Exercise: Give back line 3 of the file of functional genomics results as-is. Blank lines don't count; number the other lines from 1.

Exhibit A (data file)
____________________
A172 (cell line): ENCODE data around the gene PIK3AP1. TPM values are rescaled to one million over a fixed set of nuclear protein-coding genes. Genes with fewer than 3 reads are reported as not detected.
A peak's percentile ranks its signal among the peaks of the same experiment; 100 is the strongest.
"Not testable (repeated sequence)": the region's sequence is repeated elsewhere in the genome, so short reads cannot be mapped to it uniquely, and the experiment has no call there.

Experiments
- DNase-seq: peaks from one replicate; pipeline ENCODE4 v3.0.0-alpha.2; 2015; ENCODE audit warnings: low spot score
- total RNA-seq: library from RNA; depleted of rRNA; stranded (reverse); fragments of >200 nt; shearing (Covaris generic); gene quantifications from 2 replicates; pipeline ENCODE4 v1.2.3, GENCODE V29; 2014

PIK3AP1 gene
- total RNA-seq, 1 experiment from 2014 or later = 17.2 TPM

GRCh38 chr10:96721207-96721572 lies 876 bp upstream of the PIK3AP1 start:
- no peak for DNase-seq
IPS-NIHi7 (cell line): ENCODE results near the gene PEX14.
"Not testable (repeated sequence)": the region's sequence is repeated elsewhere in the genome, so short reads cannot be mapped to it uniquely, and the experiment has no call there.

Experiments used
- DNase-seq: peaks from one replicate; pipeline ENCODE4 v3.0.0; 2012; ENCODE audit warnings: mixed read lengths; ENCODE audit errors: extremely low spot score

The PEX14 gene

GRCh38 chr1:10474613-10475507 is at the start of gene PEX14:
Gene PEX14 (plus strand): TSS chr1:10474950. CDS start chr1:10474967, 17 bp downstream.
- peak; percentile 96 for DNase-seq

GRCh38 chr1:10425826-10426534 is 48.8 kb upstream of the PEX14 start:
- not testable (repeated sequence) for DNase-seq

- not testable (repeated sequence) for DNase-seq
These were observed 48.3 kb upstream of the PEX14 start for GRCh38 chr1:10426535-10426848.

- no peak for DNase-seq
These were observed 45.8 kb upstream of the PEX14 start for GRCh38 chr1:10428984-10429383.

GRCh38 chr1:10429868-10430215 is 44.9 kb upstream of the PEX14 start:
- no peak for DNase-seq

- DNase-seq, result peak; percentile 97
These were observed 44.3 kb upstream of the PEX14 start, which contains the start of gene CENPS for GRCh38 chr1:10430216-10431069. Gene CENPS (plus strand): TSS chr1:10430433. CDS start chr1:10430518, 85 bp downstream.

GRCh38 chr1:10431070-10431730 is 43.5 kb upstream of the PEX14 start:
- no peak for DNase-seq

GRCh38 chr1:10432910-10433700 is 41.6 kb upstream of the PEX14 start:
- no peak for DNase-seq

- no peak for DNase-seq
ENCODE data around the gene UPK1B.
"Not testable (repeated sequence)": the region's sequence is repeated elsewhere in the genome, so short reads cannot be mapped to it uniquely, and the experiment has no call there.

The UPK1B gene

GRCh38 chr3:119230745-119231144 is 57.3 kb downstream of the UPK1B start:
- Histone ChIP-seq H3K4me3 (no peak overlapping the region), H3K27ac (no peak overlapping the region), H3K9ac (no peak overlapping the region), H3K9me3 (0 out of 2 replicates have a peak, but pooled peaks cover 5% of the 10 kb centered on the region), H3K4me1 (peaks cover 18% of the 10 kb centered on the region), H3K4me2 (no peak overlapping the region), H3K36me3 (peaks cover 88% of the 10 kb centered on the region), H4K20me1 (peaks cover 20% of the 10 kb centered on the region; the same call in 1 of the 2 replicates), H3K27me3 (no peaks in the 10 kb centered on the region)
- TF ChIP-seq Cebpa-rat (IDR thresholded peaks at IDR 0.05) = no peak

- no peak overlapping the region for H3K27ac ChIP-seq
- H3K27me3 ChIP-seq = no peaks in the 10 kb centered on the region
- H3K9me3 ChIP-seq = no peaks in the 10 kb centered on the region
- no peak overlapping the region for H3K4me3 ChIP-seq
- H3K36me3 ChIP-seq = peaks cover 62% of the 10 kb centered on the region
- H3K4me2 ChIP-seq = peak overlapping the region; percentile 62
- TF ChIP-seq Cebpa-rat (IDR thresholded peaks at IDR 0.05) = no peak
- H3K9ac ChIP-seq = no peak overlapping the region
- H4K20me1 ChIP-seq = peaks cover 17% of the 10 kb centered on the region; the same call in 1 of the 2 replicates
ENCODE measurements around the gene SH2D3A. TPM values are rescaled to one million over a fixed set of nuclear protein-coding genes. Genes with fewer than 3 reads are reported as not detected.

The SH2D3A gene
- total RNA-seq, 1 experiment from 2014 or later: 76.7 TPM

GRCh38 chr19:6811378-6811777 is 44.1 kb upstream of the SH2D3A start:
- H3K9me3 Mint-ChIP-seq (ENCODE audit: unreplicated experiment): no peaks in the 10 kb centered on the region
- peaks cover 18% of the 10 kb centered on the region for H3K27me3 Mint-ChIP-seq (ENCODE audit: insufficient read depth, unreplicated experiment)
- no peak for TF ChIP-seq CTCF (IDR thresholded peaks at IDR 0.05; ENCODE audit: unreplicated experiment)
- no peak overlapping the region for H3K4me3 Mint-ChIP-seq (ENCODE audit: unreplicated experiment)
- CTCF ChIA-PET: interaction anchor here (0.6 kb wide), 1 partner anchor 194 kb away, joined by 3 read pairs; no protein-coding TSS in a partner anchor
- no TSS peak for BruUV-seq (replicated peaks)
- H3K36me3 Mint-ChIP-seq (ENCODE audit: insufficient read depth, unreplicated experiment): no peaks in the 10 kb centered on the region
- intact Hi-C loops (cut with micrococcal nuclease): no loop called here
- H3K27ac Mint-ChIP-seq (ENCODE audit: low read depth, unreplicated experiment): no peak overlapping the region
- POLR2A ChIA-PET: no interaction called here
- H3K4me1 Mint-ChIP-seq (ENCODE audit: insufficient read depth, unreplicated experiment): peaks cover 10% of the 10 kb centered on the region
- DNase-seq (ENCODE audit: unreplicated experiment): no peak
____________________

"Not testable (repeated sequence)": the region's sequence is repeated elsewhere in the genome, so short reads cannot be mapped to it uniquely, and the experiment has no call there.